12 Step Programs – maturing over time
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Ohg Rea Tone is all or nothing. He is educated and opinionated, more clever than smart, sarcastic and forthright. He writes intuitively - often disregarding rules of composition. Comment on his posts - he will likely respond with characteristic humor or genuine empathy. He is the real-deal.

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12 Step Programs – maturing over time


The Alcoholics Anonymous movement was off and running with the publication of their basic text, ‘Alcoholics Anonymous.’ This text has taken on biblical proportions within the movement and is referred to affectionately as the Big Book. The movement spread throughout Ohio and to New York City.

In 1938 John D. Rockefeller gave the movement $5,000 and refused to give more money – rather he gave them some good advice. Don’t take money from others for it will corrupt you. In 1939 Dr. Bob and Sister Ignatia started working at St. Thomas Hospital in Akron, Ohio. In the next ten years they would treat 5,000 alcoholics.

On February 8, 1940, John D. Rockefeller organized a dinner to introduce AA to the most wealthy and influential people in the county. They dined at the Union Club in New York. After all speeches and testimonials were given, Nelson Rockefeller, representing his ill father, stood and proclaimed, “Gentlemen, you can all see that this is a work of good will. Its power lies in the fact that one member carries the good message to the next, without any thought of financial income or reward. Therefore, it is our belief that Alcoholics Anonymous should be self-supporting so far as money is concerned. It needs only our good will.” (From AA Comes of Age, page 184) “….The ensuing publicity was favorable and widespread… The total effect was to give Alcoholics Anonymous a public status of dignity and worth.”

AA continued to grow and in 1946 the AA Foundation penned the 12 Traditions. These would be the guidelines for group and organization activity. These traditions clearly demonstrated that the founders of AA had looked closely at the Washingtonians and the Oxford Group – they wrote the traditions to address their current organizational issues, and to protect from the mistakes of their forbearers. The 12 Traditions were approved and adopted at the General Service Conference in 1950. Many of the AA traditions have been adopted by modern American Business as models of a health organization. In 1952 AA published the Twelve by Twelve, a text that elaborated on each of the 12 Steps and the 12 Traditions.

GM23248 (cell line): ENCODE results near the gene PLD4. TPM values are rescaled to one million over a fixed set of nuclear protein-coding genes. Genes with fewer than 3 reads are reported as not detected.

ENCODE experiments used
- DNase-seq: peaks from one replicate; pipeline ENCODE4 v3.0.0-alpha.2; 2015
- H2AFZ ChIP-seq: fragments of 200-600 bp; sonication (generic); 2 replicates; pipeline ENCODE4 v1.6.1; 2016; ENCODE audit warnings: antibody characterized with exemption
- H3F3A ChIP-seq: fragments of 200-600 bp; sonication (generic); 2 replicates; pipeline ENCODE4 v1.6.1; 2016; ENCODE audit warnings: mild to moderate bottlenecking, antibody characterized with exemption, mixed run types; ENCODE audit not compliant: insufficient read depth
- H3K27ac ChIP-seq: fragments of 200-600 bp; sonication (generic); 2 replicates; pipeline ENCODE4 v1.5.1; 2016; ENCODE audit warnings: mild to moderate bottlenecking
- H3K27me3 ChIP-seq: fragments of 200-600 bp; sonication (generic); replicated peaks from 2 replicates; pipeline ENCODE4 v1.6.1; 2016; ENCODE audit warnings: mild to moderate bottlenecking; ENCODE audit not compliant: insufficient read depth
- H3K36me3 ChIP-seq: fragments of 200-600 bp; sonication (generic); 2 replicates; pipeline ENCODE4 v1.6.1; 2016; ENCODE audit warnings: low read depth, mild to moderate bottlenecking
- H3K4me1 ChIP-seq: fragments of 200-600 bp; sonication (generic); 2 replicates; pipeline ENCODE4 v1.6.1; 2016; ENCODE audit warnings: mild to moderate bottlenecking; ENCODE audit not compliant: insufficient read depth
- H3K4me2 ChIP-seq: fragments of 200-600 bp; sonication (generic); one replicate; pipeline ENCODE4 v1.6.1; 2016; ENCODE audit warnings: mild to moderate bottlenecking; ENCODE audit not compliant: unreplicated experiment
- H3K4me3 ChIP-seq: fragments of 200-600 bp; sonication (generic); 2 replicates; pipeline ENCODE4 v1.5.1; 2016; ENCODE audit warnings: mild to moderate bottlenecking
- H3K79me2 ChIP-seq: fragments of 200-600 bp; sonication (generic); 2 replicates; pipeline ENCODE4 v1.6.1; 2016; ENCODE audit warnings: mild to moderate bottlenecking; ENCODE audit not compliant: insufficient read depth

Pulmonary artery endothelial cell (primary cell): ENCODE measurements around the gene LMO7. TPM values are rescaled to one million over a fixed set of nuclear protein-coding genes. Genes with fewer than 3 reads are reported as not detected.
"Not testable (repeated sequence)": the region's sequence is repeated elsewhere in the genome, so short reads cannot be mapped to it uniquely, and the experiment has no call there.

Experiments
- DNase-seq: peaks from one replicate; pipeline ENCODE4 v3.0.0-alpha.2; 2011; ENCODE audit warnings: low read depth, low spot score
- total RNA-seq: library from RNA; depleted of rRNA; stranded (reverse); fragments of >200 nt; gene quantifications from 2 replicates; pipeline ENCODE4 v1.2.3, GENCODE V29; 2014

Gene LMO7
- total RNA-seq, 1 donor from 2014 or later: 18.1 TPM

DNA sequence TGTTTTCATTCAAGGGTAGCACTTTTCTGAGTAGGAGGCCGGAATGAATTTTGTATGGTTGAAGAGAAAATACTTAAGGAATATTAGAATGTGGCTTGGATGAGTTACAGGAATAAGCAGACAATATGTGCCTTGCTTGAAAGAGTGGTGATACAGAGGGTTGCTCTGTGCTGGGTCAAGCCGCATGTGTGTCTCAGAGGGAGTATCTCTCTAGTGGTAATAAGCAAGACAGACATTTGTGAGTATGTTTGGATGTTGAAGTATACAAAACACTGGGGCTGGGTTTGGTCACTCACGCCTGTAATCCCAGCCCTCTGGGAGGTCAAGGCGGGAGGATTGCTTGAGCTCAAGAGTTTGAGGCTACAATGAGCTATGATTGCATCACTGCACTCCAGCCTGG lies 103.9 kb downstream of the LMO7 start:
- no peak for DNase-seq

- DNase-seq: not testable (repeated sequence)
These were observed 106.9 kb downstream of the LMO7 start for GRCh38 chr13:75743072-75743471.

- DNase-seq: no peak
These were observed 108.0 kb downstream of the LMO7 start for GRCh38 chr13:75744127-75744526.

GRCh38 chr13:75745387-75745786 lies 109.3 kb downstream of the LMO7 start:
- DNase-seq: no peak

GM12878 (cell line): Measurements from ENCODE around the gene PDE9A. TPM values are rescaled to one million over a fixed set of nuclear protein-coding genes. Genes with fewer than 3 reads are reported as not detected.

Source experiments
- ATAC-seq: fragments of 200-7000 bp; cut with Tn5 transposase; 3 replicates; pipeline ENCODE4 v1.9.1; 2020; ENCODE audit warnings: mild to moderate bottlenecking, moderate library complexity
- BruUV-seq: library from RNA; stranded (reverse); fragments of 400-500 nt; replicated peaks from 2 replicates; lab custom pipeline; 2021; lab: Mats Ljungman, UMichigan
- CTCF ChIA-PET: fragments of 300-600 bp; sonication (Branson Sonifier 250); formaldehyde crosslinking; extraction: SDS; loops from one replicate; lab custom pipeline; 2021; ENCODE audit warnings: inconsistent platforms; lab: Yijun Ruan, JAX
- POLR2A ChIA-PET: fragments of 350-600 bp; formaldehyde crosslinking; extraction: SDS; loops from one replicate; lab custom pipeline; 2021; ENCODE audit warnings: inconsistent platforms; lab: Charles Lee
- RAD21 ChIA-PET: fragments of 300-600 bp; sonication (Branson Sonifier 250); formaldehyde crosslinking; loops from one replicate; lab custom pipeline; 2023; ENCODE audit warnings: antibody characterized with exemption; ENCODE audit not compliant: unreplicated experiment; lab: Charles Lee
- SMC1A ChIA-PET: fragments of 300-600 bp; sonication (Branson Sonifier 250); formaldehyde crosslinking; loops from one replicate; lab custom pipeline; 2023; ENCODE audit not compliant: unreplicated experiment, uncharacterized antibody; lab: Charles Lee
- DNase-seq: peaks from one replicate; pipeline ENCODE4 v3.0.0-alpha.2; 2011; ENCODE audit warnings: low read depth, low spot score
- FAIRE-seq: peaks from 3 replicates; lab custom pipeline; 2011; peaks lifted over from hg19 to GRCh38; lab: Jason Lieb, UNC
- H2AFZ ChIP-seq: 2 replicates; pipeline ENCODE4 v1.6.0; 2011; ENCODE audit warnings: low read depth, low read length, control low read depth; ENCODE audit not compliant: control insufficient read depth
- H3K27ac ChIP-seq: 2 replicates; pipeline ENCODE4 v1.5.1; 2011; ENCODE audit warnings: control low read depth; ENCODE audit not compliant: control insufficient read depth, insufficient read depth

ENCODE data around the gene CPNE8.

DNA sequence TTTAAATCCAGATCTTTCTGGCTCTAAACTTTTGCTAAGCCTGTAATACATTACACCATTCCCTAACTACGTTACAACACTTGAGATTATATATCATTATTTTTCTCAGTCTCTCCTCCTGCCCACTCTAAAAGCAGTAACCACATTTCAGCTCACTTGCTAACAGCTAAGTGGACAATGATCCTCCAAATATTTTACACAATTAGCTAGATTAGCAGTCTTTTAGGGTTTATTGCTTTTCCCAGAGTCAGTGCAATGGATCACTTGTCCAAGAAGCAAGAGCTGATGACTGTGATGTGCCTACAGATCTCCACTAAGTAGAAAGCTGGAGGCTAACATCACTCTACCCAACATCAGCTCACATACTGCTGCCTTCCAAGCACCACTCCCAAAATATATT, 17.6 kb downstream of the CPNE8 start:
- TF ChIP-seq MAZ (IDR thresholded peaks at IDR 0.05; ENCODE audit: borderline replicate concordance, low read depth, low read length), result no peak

By 1953 some of the members of AA had recognized that they also had problems with Narcotic Drugs. They knew others that had drug problems but did not drink. They petitioned AA for the right to use the 12 Steps and AA freely granted permission, with no strings attached – Narcotics Anonymous was formed. These two movements startled the Medical and Mental Health communities. In 1956 the American Medical Association declared Alcoholism a disease.

Other areas of social problems began to look to the 12 step program for solutions. The lack of prejudice for a any particular faith was very appealing for many who had been shunned by their church. In 1958 Gamblers Anonymous was granted free use of the 12 Steps. Today, 2007, there are over 200 different organizations using the 12 step model. AA, NA, GA, Alanon, Overeaters Anon (OA), Cocaine Anon (CA), all the way to Emotions Anonymous – and everything in between. There is even a Paranoids Anonymous – but they will not tell anyone where they meet.

This polygamy has served many people very well – at the expense of AA and NA. The term ‘addiction’ has become diluted, misused to describe any errant behavior. AA and NA have the same parents – externally induced drugs. The other ‘causes’ operating under the banner of 12 step programs are adopted and are genetically different.

Along the way AA expanded around the globe and now has over 100,000 groups with many millions of members. This phenomenon is the result of infusing the organization with historical understandings of preceding movements, and having faith in basic principles of Love, Purity, Honesty, and Unselfishness.

Faith in process can be very powerful.


See also:

12 Step Programs – the beginning of AA

12 Steps – a program of recovery

On Addiction

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